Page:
Governance is a hot topic in conservation. However, the 'governance of protected areas' is not new. Ever since protected areas and conservation existed, someone, somewhere, has been taking decisions about them. What is new is that we are paying attention to it and articulating the concept and practice to understand it better. Take a look at this video in which different actors fully illustrate the governance concept.
Governance vs management
Governance of protected areas is a powerful concept that people concerned with protected areas should understand and clearly distinguish from management. Management usually concerns what activities are being carried out in a given situation or area, while governance concerns who decides what those activities are, how that is decided and how those decisions are implemented. Viewing protected areas through a governance lens opens up key information about not only power, authority and responsibility but also history, culture, traditions, people and political context. Before 2003, protected areas management and management effectiveness were the central focus of protected area analysis. Since 2003, however, the centrality of governance has emerged… and has never ceased to grow.
Background and paradigm shift
The mission of the IUCN is the vision of a just world that values and conserves nature. Unpacking the word ‘just’ allows us to address issues of justice, fairness, equity and rights-based approaches in conservation. The governance of protected areas plays a key role in helping us to better understand how to create a just world that values and conserves nature.
The 5th IUCN World Parks Congress, held in Durban, South Africa, in 2003, dedicated for the first time an entire stream of events to the concept of governance. Since those pioneering efforts, the topic has evolved into an expanding field of enquiry. In parallel, governance models in the field also keep evolving in dynamic and innovative practice. Government-established protected areas are now often governed and/or advised by multi-party Boards. Many conserved and protected areas are established and run by indigenous peoples, local communities, NGOs and family or corporate landowners. And the World Parks Congress 2014 in Sydney, Australia, November 2014, again dedicated an entire stream of events to the concept, namely Stream 6 entitled 'Enhancing the diversity and quality of governance of protected area'.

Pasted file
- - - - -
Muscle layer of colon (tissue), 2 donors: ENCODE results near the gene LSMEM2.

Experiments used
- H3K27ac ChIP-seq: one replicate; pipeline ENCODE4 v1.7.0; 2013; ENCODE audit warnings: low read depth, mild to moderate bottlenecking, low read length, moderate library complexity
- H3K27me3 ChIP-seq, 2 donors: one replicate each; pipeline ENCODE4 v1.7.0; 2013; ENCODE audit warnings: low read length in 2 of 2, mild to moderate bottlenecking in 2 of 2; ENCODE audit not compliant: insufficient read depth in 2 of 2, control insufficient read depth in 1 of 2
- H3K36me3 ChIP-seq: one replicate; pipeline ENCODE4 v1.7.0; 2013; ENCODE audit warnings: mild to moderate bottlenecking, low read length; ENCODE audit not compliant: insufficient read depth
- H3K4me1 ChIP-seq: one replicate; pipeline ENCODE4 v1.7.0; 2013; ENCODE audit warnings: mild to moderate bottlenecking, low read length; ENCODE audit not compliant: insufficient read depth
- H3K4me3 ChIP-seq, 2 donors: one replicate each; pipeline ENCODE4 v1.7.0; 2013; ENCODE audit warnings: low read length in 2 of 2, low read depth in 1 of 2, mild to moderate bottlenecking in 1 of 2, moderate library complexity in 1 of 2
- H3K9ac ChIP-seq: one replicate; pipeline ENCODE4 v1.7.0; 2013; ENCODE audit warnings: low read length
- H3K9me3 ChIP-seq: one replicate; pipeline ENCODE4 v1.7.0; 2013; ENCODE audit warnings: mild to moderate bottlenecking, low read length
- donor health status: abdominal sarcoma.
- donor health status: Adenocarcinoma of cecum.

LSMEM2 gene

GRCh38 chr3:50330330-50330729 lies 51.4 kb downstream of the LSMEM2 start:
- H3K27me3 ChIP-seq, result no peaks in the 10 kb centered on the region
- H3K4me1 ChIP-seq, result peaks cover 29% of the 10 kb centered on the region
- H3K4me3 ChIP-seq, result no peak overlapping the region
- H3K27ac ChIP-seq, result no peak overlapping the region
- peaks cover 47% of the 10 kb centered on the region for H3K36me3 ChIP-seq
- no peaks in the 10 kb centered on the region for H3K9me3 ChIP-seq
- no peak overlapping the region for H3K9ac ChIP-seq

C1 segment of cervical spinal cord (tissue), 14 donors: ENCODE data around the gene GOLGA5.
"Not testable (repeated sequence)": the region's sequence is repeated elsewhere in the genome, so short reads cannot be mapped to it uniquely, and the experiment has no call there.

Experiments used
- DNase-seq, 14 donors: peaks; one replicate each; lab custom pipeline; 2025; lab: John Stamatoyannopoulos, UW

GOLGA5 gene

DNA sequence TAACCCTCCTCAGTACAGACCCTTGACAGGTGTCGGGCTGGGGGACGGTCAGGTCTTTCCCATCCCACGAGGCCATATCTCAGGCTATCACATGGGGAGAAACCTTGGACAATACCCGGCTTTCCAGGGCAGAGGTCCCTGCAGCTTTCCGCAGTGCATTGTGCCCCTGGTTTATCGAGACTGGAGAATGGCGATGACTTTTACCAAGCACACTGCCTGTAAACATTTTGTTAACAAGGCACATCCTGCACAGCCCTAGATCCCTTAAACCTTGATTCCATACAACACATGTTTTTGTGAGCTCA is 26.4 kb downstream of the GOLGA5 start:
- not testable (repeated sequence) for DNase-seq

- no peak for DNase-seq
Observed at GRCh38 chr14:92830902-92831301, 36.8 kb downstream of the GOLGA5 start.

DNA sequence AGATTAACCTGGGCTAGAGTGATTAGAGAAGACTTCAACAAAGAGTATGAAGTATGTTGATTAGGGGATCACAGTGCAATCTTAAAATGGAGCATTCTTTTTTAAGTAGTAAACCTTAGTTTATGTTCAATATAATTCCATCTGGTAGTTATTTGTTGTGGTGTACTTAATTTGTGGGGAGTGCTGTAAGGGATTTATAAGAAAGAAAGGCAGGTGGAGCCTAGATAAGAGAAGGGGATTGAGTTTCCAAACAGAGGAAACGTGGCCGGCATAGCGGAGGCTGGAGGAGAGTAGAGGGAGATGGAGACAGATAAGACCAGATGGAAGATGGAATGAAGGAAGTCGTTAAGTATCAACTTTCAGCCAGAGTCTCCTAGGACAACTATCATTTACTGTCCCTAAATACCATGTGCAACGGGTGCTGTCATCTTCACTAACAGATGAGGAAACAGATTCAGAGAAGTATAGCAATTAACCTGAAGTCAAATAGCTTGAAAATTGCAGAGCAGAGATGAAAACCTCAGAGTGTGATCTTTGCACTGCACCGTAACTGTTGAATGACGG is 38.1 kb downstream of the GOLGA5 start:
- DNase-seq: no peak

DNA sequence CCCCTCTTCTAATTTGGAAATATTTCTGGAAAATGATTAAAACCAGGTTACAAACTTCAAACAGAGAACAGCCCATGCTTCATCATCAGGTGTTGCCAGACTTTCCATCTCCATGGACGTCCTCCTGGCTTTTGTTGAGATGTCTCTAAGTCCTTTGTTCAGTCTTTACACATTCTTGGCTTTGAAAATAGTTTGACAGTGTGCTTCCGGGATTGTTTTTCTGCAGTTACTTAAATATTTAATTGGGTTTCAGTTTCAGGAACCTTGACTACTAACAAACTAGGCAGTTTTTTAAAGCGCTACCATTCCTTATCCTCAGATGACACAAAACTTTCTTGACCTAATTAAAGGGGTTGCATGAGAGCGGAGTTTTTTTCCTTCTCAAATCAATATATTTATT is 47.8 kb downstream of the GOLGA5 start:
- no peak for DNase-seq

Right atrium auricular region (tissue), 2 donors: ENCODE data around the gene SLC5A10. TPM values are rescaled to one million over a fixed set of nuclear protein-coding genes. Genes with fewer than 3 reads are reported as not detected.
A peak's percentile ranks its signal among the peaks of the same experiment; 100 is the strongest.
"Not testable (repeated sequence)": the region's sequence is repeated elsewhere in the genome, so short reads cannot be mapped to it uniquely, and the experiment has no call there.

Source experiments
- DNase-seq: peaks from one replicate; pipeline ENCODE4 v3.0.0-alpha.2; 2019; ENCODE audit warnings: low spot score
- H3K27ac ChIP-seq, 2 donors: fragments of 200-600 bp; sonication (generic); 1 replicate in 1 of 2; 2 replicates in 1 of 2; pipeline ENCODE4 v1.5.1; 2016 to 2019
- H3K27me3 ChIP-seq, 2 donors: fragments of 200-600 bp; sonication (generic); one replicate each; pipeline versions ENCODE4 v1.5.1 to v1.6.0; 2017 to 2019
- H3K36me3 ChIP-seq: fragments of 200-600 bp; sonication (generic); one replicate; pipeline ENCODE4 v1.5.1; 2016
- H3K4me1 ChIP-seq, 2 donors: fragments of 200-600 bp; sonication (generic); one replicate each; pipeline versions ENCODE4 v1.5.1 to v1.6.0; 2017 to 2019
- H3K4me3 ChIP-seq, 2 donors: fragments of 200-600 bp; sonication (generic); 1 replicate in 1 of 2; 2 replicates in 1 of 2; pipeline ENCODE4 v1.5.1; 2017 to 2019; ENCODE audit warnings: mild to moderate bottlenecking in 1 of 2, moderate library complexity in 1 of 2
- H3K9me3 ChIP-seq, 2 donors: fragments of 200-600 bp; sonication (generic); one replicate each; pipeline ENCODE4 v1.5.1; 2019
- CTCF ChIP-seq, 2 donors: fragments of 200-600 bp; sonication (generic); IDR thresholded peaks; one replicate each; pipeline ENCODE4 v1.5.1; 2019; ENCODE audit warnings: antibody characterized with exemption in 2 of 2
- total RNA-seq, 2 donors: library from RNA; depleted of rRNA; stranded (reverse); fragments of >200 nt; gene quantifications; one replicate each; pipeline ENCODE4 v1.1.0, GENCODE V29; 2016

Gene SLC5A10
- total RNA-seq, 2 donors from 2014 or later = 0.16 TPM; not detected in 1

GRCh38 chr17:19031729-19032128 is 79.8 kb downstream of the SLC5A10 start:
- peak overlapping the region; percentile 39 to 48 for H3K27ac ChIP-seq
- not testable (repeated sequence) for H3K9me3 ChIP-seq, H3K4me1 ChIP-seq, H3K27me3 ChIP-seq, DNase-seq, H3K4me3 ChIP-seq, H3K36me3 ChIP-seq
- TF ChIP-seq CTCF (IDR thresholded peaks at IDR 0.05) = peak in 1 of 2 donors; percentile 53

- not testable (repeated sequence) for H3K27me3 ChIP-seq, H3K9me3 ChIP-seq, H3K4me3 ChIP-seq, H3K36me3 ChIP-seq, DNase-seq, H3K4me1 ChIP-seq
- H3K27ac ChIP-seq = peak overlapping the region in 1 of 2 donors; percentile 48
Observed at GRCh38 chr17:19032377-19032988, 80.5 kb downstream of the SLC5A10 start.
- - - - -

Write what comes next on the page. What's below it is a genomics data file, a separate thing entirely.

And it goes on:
See here two short movies: the first fully recounts the Stream and the second explains the agenda for action. The Proceedings of the Stream and its Summary conclusions can also be downloaded at these links.
The concept of governance has received international recognition by the Convention on Biological Diversity in its Programme of Work on Protected Areas (POWPA), in Decisions at COP 7, 8, 9, 10, 11, 12, 13 & in the Aichi Biodiversity Targets. Together, these pronouncements call CBD Parties:
- To support innovative types of governance for protected areas… to be acknowledged in national legislation or via other effective means…
- To seek equity and effectiveness in conservation while expanding coverage, intensifying restoration and engaging indigenous & traditional knowledge, skills and institutions.
An analysis of how to respond to the CBD call has been carried out, with CBD Secretariat’s encouragement, by the IUCN, the ICCA Consortium, to address component two of the POWPA (”Governance, participation, equity and benefit sharing”) but also to pursue the 2010-2020 Aichi Biodiversity Targets, and Targets 11, 14 and 18 in particular.
If you are a protected areas manager or are involved in protected areas governance, and need further information, then please get in touch!
- Global Support Initiatives for ICCAs
- ESPA: Equity and justice in PA management
- Integrated Land Use Planning (with the IUCN Environmental Law Center)